Gambling addicts, psychiatric cases and convicted criminals are among the thieves who have been handed control of disabled veterans’ finances by the Veterans Affairs Department, a Hearst Newspapers investigation has found.
For decades, theft and fraud have plagued the fiduciary program, in which the VA appoints a family member or a stranger to manage money for veterans whom the government considers incapacitated. The magnitude and pace of those thefts have increased, despite VA promises of reform. Three of the largest scams — ranging from about $900,000 to $2 million — each persisted for 10 years or more before being discovered.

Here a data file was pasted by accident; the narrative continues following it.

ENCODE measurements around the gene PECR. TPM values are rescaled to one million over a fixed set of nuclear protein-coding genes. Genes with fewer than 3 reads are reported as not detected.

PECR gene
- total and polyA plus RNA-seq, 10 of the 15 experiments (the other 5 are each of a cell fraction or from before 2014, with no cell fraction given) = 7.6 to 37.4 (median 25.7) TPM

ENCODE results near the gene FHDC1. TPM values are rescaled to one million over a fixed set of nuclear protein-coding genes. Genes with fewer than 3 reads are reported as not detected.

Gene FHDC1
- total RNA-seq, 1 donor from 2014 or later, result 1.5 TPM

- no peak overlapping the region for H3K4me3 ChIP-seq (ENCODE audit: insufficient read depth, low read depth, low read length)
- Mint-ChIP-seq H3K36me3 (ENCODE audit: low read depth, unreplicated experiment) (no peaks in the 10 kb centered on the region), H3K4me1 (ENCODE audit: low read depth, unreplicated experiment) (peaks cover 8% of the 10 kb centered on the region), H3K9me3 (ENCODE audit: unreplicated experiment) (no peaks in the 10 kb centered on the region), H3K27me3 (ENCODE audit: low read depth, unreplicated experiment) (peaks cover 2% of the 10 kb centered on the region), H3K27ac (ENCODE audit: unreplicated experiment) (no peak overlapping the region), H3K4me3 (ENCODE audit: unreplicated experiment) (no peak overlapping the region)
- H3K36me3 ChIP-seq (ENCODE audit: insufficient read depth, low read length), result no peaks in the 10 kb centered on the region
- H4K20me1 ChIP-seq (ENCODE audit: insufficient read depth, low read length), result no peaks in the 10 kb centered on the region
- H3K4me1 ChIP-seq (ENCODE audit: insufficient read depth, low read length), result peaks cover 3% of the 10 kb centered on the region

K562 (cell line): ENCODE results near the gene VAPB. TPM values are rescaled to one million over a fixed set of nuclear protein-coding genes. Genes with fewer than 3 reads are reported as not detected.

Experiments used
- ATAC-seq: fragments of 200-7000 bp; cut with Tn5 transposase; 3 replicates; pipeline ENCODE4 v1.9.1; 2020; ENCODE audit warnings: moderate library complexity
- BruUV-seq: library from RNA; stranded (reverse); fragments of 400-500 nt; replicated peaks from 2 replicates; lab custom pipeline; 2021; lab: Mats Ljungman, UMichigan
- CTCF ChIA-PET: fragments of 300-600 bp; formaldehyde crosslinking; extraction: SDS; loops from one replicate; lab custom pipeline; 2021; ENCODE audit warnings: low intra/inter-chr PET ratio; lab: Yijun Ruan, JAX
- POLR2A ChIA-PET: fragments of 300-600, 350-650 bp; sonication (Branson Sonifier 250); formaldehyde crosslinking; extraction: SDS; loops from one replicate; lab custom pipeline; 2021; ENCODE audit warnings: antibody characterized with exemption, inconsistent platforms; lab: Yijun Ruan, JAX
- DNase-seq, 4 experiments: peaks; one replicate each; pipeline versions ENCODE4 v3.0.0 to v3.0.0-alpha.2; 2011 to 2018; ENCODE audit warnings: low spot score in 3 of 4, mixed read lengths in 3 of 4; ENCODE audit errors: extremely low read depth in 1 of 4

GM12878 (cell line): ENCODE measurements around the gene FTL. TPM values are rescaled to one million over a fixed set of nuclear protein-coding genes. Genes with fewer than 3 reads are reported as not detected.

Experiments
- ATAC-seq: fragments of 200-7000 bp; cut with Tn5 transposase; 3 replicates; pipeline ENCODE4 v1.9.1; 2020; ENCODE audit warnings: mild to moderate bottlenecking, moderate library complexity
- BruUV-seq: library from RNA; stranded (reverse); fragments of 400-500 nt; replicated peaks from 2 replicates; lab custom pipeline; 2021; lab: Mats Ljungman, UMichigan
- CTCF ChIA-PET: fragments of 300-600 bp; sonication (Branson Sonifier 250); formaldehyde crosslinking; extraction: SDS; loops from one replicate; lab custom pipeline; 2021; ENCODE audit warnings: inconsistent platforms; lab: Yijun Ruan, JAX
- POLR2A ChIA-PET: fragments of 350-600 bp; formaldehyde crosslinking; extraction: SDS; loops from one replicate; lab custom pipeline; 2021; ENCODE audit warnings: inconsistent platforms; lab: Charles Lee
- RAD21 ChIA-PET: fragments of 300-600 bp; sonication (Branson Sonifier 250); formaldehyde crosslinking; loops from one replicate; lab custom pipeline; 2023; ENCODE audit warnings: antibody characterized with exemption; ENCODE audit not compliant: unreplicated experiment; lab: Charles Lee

In the past six years, the VA has removed 467 fiduciaries for misuse of money, but only a fraction have faced criminal charges, a Hearst analysis of data from the VA’s Office of the Inspector General shows.
The government has never adequately tracked fiduciaries’ thefts from brain-damaged or memory-impaired veterans. The inspector general’s office says it conducted 315 fiduciary fraud investigations from October 1998 to March 2010, resulting in 132 arrests for thefts amounting to $7.4 million.
But a Hearst analysis of court records and documents obtained by freedom of information requests shows that the thieves’ take since 1998 is more than $14.7 million — nearly twice the amount reported to Congress.
VA spokesman Joshua Taylor says the program is being reorganized and that improvements are being ordered every year.